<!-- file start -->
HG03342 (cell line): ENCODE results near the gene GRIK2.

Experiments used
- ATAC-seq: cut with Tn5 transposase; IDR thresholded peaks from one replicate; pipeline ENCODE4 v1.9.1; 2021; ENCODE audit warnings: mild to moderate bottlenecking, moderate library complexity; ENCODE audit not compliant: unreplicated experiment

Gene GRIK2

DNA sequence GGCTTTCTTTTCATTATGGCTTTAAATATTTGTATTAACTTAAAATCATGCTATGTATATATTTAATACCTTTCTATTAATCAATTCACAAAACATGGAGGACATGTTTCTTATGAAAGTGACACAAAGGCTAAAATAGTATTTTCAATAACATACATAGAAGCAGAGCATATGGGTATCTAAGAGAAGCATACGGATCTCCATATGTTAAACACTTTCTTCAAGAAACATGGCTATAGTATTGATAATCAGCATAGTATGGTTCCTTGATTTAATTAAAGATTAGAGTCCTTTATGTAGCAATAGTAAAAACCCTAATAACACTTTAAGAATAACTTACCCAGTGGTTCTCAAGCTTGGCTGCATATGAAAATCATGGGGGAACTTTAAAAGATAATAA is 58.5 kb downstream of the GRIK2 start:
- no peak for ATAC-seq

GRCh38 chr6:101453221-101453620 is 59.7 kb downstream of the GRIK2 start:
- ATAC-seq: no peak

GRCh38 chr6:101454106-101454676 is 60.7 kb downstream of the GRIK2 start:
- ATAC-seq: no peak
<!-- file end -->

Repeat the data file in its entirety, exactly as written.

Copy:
HG03342 (cell line): ENCODE results near the gene GRIK2.

Experiments used
- ATAC-seq: cut with Tn5 transposase; IDR thresholded peaks from one replicate; pipeline ENCODE4 v1.9.1; 2021; ENCODE audit warnings: mild to moderate bottlenecking, moderate library complexity; ENCODE audit not compliant: unreplicated experiment

Gene GRIK2

DNA sequence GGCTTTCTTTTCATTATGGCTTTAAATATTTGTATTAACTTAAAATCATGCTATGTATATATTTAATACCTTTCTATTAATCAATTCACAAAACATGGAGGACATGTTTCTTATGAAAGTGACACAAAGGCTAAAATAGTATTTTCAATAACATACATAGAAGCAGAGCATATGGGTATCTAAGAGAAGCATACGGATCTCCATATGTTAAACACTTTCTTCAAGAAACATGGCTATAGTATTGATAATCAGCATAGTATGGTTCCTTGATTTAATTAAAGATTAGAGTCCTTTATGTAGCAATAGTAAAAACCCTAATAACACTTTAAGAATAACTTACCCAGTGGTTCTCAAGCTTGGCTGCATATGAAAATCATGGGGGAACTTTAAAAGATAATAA is 58.5 kb downstream of the GRIK2 start:
- no peak for ATAC-seq

GRCh38 chr6:101453221-101453620 is 59.7 kb downstream of the GRIK2 start:
- ATAC-seq: no peak

GRCh38 chr6:101454106-101454676 is 60.7 kb downstream of the GRIK2 start:
- ATAC-seq: no peak